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I Don’t Want My Daughter to Be Nice

I Don’t Want My Daughter to Be Nice

When I first saw the title of this article on the New York Times Parenting blog, I literally sighed out loud.  With anti-girly girl movements, stay-at-home-mom shaming, which seems all very obvious to me, I expected this piece by Catherine Newman to be yet another trash talk on the girly-girl, and it is, but only kind of.  What I like about this piece, is that the author clearly points out expectations and differences between male and female.  Newman talks about her daughters not-nice qualities in comparison with her sons overt niceness.

I know that our sweet-hearted son, who is 13, has always had the experience of niceness being its own reward. What can I do to help? he asks. Please, take mine, he insists, and smiles, and everyone says, “Oh, aren’t you nice!” and “What a lovely young man!” (Or sometimes, because he kind of looks like a girl, “What a lovely young lady!”) But, if I can speak frankly here, you really don’t worry about boys being too nice, do you? He still has the power and privilege of masculinity on his side, so, as far as I’m concerned, the nicer the better.

Compare this to…

I bite my tongue so that I won’t hiss at her to be nice. I tell you this confessionally. Because do I think it is a good idea for girls to engage with zealously leering men, like the creepy guy in the hardware store who is telling her how pretty she is? I do not. “Say thank you to the nice man who wolf-whistled!” “Smile at the frat boy who’s date-raping you!” I want my daughter to be tough, to say no, to waste exactly zero of her God-given energy on the sexual, emotional and psychological demands of lame men — of lame anybodies. I don’t want her to accommodate and please. I don’t want her to wear her good nature like a gemstone, her body like an ornament.

 

It’s a hard topic and it’s definitely gender/biological sex specific.  Stereotypically people expect girls to be nice and boys to be masculine, AKA, physically strong and emotionally immature.  I like that Newman points out her own hypocritical tendency when discussing her son versus her daughter, though I’m not sure this was intentional.

But there is one thing that Newman insinuates about gender which follows the girly-girl bashing. Newman, like many others’ writing about girls, the color pink, girl play, likens niceness to naivety, and, typically masculine characteristics of sloppyness and brut behavior to success.

Here is the part where all of this negative gender stereotyping happens, whereas before, her observations about her son and daughters character didn’t directly relate to their future success.

She is a beautiful kid, but she is also sure and determined in a way that is not exactly pretty. Which is fine, because God help me if that girl ends up smiling through her entire life as if she is waitressing or pole-dancing or apologizing for some vague but enormous infraction, like the very fact of her own existence.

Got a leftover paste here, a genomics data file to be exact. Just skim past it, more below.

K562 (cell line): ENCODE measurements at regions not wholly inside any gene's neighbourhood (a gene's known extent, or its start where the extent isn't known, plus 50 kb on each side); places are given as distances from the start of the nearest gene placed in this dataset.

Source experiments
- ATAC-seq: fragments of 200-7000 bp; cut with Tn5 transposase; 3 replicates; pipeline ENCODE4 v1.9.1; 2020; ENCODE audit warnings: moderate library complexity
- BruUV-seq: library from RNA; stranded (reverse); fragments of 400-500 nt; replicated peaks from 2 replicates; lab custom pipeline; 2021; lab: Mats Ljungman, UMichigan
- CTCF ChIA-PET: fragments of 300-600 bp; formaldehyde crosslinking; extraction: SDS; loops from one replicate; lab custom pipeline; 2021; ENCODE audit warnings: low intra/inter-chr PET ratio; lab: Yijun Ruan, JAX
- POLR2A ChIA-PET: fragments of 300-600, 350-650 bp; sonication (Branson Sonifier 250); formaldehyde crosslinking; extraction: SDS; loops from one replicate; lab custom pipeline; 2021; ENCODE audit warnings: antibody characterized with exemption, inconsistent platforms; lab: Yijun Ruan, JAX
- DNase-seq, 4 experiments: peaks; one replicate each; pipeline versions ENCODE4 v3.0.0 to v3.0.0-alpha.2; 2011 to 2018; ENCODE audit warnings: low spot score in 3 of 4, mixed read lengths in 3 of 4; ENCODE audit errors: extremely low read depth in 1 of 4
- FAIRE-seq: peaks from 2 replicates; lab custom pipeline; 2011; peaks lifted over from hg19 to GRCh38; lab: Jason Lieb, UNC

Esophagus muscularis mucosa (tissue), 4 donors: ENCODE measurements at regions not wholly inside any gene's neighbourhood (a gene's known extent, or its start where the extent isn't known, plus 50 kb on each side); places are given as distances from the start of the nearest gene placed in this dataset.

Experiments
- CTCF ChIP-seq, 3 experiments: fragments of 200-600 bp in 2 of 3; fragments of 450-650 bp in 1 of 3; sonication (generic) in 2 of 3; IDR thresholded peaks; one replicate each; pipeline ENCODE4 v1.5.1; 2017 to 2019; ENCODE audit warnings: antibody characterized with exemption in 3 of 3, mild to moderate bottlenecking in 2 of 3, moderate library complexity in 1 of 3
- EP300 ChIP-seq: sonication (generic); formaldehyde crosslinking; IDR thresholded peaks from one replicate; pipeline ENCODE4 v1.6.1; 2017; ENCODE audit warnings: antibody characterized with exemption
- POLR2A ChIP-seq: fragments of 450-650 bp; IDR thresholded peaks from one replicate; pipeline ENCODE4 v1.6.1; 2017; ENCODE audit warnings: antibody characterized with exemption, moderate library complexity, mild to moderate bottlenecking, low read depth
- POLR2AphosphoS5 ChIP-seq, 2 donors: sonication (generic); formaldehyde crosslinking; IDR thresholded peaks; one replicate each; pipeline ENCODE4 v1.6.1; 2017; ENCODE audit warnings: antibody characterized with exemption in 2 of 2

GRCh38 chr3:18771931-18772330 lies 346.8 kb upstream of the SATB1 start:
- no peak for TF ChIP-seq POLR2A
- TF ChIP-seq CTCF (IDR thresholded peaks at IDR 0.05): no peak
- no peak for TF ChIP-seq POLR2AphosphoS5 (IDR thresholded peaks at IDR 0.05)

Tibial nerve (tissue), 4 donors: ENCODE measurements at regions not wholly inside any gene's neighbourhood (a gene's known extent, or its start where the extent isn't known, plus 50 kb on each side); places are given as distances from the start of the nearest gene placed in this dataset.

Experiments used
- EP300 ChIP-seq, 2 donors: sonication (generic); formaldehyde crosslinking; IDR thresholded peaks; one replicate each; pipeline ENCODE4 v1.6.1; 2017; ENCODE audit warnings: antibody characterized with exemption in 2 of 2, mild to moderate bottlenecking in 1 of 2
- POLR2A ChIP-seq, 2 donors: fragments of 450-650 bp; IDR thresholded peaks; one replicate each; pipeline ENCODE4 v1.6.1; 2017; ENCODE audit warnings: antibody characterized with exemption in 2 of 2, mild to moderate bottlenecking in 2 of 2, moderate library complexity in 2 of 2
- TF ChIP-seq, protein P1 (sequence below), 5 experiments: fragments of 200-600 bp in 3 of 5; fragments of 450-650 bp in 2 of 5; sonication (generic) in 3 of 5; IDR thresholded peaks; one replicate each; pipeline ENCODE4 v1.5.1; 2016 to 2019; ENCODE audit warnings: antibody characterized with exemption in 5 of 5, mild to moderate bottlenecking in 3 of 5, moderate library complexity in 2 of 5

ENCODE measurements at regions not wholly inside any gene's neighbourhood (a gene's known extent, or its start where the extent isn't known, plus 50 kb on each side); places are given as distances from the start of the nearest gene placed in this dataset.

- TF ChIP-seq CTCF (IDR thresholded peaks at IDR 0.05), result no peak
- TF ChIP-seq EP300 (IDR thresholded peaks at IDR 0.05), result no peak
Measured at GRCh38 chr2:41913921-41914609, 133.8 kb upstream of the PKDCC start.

I picture her at the prom in stripy cotton pajamas, eating potato chips with both hands. I picture her slapping a patriarch-damning sticker on her jacket. I picture her running the country, saving the world, being exactly the kind of good bad girl that she knows herself to be. And I think: You go. I think: Fly! I think: Take me with you.

And I just have to add that I hope no parent ever hopes for their son or daughter to be at prom, eating potato chips, with both hands. Unless you want your kid to be either overweight or poorly behaved, or both…

This Kind of Picky Eater is Made, Not Born: Motherlode

Sally Sampson writes about picky eaters for Motherlode.

“To answer my original questions: What is a picky eater? Is it someone who won’t taste new things? Yes. Someone who knows exactly what they like? No. Someone who loves the spotlight? Not initially but maybe later.

Are picky eaters made, not born? Yes, but with a caveat: Maybe it is just semantics. I don’t define a picky eater as someone who has food allergies or sensitivities, sensory issues or an honest dislike of a particular food. After all, I hate peanut butter so much I can’t be in a room with someone who eats it. Ditto boiled eggs. A picky eater is someone who won’t try new things and won’t give a rebuffed food a second chance. That kind of picky eater isn’t born — he’s made.”

Homemade Playdough

My friend shared this play dough recipe with me, it’s particularly awesome because she added scented oils as well.  The playdough pictured below is vanilla/lemongrass fragrance with green food coloring and, peppermint/cinnamon with yellow food coloring.  Activities like this are great in these winter months!

-2 cups flourunnamed

-2 cups water

-1 cup salt

-2 tbsp canola oil

-1 tbsp cream of tartar (optional)

-Add food color and scented oils for fragrance.

Mix all together in a medium saucepan, heat on low, stirring until the dough easily pulls away from pot and is not sticky, about 5-10 minutes. As my friend said Sarah F. said, “Let cool and have fun!”

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Forbes: on Damaging parenting